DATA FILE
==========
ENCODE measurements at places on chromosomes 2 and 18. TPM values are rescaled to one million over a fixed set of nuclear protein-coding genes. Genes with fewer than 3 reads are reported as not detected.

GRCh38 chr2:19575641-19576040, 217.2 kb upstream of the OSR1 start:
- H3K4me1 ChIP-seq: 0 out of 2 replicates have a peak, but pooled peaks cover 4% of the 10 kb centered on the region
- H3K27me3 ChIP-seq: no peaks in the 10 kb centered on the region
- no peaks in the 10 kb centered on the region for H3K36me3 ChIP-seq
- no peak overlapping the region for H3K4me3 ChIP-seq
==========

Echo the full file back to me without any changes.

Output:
ENCODE measurements at places on chromosomes 2 and 18. TPM values are rescaled to one million over a fixed set of nuclear protein-coding genes. Genes with fewer than 3 reads are reported as not detected.

GRCh38 chr2:19575641-19576040, 217.2 kb upstream of the OSR1 start:
- H3K4me1 ChIP-seq: 0 out of 2 replicates have a peak, but pooled peaks cover 4% of the 10 kb centered on the region
- H3K27me3 ChIP-seq: no peaks in the 10 kb centered on the region
- no peaks in the 10 kb centered on the region for H3K36me3 ChIP-seq
- no peak overlapping the region for H3K4me3 ChIP-seq